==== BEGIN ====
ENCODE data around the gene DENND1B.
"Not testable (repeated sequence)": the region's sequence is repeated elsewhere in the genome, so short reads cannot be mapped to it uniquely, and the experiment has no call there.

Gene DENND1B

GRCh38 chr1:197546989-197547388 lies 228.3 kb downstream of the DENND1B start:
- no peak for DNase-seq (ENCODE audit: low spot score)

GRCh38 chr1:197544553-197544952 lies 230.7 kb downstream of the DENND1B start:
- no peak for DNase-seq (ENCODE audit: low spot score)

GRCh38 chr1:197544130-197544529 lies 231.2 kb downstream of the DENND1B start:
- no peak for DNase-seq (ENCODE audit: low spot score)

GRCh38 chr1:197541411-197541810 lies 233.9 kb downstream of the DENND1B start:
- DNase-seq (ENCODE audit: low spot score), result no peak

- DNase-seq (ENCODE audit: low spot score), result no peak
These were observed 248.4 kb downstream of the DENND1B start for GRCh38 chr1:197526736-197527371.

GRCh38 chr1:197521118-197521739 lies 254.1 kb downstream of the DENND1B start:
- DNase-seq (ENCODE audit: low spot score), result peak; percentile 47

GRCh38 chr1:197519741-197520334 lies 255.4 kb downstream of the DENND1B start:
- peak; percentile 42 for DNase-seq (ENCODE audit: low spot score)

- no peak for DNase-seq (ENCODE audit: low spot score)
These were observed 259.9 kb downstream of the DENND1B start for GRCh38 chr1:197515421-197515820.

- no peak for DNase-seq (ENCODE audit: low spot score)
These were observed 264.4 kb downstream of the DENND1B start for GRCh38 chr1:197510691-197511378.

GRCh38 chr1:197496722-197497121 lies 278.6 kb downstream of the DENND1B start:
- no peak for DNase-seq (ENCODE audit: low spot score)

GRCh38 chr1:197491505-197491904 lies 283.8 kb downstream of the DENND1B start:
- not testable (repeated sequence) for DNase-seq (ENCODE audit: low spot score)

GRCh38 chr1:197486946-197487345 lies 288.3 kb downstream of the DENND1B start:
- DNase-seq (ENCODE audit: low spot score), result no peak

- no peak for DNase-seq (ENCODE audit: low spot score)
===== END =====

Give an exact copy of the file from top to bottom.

ENCODE data around the gene DENND1B.
"Not testable (repeated sequence)": the region's sequence is repeated elsewhere in the genome, so short reads cannot be mapped to it uniquely, and the experiment has no call there.

Gene DENND1B

GRCh38 chr1:197546989-197547388 lies 228.3 kb downstream of the DENND1B start:
- no peak for DNase-seq (ENCODE audit: low spot score)

GRCh38 chr1:197544553-197544952 lies 230.7 kb downstream of the DENND1B start:
- no peak for DNase-seq (ENCODE audit: low spot score)

GRCh38 chr1:197544130-197544529 lies 231.2 kb downstream of the DENND1B start:
- no peak for DNase-seq (ENCODE audit: low spot score)

GRCh38 chr1:197541411-197541810 lies 233.9 kb downstream of the DENND1B start:
- DNase-seq (ENCODE audit: low spot score), result no peak

- DNase-seq (ENCODE audit: low spot score), result no peak
These were observed 248.4 kb downstream of the DENND1B start for GRCh38 chr1:197526736-197527371.

GRCh38 chr1:197521118-197521739 lies 254.1 kb downstream of the DENND1B start:
- DNase-seq (ENCODE audit: low spot score), result peak; percentile 47

GRCh38 chr1:197519741-197520334 lies 255.4 kb downstream of the DENND1B start:
- peak; percentile 42 for DNase-seq (ENCODE audit: low spot score)

- no peak for DNase-seq (ENCODE audit: low spot score)
These were observed 259.9 kb downstream of the DENND1B start for GRCh38 chr1:197515421-197515820.

- no peak for DNase-seq (ENCODE audit: low spot score)
These were observed 264.4 kb downstream of the DENND1B start for GRCh38 chr1:197510691-197511378.

GRCh38 chr1:197496722-197497121 lies 278.6 kb downstream of the DENND1B start:
- no peak for DNase-seq (ENCODE audit: low spot score)

GRCh38 chr1:197491505-197491904 lies 283.8 kb downstream of the DENND1B start:
- not testable (repeated sequence) for DNase-seq (ENCODE audit: low spot score)

GRCh38 chr1:197486946-197487345 lies 288.3 kb downstream of the DENND1B start:
- DNase-seq (ENCODE audit: low spot score), result no peak

- no peak for DNase-seq (ENCODE audit: low spot score)